ABOUT OKINAWAN CULTURE

One of the first things we should consider when meeting anyone from Okinawa is even though Okinawa is Japan's 47th prefecture (as of 1879); the Japanese and Okinawan cultures are very different. The Japanese name for the largest island of the Ryukyu archipelago is Okinawa, but in their native hogen (dialect), they pronounce it Uchina and people are Uchinanachu. The actual translation of Okinawa is "Rope in the open water." Because of their natural sea-fairing abilities and the trade agreements with other countries, the Okinawans became used to foreign visitors.
Okinawans are a very warm hearted, kind, honest, and respectful people. But in order for one to bridge the language barrier, patience is required.


For starters, one must work on effective communication. This means being a good speaker as well as an exceptional listener. When speaking, try to remember the listener's age, their background, and position in the community. Also take into account the listener's knowledge, feelings, and their response to your communication. It's important to listen more and speak less so there is no misunderstanding. When listening, give your undivided attention; As in western society, it is considered rude to rush or interrupt the speaker. Give a positive reaction if you agree and if you don't, try to say something positive. Yawning indicates that you are bored and is not a good display of humility, so in public and in class, stifle your yawns. When in public, talk to others with a natural smile and cheerful voice. Remain calm and try not to be assertive or loud.


Ojigi (bowing) is a very important gesture that shows both politeness and respect. The lower or deeper the bow, the greater the respect. "Koshi ga hiku" means "Your waist is low" and is considered a compliment. Remember the three different ojigi; the 15-degree bow is for passing someone on the street or could be the equivalent of "Hello" or "Yes sir". The 30-degree bow is lower and indicates more respect for the person. The 45-degree bow indicates the greatest respect, appreciation, or apology.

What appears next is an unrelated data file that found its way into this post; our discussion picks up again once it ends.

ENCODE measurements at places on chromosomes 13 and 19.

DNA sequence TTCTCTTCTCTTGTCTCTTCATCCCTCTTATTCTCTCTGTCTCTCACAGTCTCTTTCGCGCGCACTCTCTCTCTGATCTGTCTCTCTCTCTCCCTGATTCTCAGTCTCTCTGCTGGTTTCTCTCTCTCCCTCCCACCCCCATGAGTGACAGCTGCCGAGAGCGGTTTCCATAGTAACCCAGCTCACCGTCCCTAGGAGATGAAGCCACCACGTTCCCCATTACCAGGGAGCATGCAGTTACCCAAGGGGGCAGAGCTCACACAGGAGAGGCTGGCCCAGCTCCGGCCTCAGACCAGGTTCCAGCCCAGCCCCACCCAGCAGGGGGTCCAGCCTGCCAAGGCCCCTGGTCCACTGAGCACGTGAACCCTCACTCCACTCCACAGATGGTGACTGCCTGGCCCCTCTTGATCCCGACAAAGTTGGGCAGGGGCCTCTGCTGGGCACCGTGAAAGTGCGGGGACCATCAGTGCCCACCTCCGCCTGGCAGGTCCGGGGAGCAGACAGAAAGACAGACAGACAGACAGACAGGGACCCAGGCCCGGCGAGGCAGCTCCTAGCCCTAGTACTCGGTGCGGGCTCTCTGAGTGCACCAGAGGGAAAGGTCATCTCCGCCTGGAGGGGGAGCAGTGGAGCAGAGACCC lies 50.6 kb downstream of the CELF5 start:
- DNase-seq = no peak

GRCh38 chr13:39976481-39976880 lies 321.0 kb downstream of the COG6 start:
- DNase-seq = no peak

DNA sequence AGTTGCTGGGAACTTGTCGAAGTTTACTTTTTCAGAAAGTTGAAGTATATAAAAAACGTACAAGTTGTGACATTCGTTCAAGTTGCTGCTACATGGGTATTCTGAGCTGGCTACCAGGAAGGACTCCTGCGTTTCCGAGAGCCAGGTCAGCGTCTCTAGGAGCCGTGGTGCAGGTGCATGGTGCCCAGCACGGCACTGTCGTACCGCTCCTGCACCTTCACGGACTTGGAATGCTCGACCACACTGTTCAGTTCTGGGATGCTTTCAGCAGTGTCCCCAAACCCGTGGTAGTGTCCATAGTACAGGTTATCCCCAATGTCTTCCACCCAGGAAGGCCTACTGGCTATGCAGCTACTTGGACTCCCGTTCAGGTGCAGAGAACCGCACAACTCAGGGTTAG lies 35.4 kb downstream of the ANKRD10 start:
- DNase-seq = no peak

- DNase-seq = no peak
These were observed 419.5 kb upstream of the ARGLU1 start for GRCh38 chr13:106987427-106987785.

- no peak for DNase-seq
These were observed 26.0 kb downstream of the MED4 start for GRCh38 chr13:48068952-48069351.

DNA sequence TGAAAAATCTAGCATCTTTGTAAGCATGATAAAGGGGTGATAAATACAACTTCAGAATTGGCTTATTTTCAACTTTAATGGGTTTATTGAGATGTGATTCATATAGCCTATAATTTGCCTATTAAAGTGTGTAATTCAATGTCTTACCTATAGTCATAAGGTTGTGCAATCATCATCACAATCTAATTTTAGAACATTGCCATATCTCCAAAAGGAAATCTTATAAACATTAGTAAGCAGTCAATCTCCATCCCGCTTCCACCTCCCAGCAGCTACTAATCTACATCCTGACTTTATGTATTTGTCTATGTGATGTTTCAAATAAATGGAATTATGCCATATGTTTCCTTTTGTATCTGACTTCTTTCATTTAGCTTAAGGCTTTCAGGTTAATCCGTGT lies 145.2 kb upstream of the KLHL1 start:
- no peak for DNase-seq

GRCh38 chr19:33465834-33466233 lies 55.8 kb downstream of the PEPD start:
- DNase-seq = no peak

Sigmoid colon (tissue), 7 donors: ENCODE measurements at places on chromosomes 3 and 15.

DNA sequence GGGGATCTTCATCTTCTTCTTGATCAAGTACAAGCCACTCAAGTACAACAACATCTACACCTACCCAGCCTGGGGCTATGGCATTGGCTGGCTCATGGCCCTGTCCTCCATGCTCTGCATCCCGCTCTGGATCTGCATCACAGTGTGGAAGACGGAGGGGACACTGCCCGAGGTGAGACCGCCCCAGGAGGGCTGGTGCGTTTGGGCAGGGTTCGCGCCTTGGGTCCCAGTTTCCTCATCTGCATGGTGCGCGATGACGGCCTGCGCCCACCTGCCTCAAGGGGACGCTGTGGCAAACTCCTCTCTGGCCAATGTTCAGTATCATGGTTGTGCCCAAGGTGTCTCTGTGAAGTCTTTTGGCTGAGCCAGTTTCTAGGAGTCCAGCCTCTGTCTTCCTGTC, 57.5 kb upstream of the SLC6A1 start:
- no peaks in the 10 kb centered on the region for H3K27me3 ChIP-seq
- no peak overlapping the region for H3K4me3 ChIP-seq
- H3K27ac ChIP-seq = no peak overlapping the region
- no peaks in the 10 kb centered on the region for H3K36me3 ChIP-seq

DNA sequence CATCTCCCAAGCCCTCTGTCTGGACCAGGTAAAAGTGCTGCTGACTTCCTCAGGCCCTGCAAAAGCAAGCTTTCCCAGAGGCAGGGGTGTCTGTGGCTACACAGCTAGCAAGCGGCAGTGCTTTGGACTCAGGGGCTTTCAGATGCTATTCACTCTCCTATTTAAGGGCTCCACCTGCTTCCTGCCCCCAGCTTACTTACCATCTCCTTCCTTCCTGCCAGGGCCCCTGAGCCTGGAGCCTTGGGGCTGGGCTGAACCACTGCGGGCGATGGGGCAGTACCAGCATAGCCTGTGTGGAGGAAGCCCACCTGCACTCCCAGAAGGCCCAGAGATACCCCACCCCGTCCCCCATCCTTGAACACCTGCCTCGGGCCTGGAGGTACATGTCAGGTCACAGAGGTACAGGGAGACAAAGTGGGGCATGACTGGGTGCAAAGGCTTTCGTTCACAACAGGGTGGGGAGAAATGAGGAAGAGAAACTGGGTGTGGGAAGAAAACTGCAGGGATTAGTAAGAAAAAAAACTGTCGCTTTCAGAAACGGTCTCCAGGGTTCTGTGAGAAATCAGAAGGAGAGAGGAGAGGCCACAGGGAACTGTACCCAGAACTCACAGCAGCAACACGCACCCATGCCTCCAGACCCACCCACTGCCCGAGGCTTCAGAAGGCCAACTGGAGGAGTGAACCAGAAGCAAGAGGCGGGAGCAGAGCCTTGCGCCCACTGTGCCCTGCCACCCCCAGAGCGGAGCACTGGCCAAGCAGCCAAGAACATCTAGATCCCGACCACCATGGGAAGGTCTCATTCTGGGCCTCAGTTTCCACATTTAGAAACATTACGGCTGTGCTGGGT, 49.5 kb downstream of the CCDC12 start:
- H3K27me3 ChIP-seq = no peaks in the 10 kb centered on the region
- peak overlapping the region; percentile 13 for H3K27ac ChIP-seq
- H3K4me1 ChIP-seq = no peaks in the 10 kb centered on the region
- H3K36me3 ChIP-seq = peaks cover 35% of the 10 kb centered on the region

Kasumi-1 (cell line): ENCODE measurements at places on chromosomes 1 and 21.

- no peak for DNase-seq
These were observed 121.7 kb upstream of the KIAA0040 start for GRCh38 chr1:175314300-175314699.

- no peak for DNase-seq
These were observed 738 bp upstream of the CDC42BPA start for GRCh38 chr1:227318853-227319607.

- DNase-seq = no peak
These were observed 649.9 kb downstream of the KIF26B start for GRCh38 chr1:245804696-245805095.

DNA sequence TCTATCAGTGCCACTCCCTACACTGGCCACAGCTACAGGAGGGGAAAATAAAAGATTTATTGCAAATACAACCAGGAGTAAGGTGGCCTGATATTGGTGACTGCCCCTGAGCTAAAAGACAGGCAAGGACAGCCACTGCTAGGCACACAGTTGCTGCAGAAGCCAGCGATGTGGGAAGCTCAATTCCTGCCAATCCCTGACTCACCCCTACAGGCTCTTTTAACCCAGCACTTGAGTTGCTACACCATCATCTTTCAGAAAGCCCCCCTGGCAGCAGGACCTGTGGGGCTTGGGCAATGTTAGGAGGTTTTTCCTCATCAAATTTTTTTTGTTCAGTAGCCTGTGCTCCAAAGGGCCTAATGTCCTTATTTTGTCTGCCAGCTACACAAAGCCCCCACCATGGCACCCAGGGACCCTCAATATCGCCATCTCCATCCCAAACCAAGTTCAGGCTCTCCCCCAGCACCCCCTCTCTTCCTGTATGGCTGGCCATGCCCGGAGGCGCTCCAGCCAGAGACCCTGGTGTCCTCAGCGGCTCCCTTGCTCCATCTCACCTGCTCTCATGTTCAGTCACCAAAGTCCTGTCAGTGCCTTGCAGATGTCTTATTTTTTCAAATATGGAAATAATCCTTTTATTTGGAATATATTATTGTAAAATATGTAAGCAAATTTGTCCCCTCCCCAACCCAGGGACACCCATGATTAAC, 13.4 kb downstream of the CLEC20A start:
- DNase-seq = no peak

When sitting, you can sit in seiza (formal sitting) or anza (cross leg sitting). Do not sit with your feet out and toward the teacher or anyone else. This is considered very rude.
When eating, it is polite to say "Itadakimasu" (which is like saying "Bon appetite") and when finished, you can add "Oishiikata" (It was delicious). If you eat somewhere with hashi (chopsticks), there are also rules to follow. Do no spear your food. Never use them to point or gesture. Don't stick them straight up in a bowl of rice, because this turns the food into an offering for the dead. Do not hold the hashi and a bowl in the same hand. Do not use the used end of them to pick up food, just reverse them. Don't pass food with hashi; it is how they pass the bones of the dead. Also, do not blow your nose or chew gum during conversations or at meals. When drinking at the beginning of the meal, you may say "Kampai" (Cheers).


When receiving a compliment, you may respond in one of two ways. The traditional "Arigato gozaimashita", which we know means "Thank you very much", or you can respond more modestly by saying "Iie, heta desu", which means, "No, I'm poor at it", or you can even respond in English like you would normally do. Try to avoid excessive compliments, which may be embarrassing.
Please understand that this is just a small amount of information about the Okinawan culture and it would take a long time to truly understand these extremely kind and generous people. A common expression on Okinawa is "I chare muru chode" (Once we meet, we are all siblings).

References:
Dr. Joyce Trafton, University of Maryland, Asian Division.
Tim Richardson, Richardson Karate-Kobudo Dojo

 


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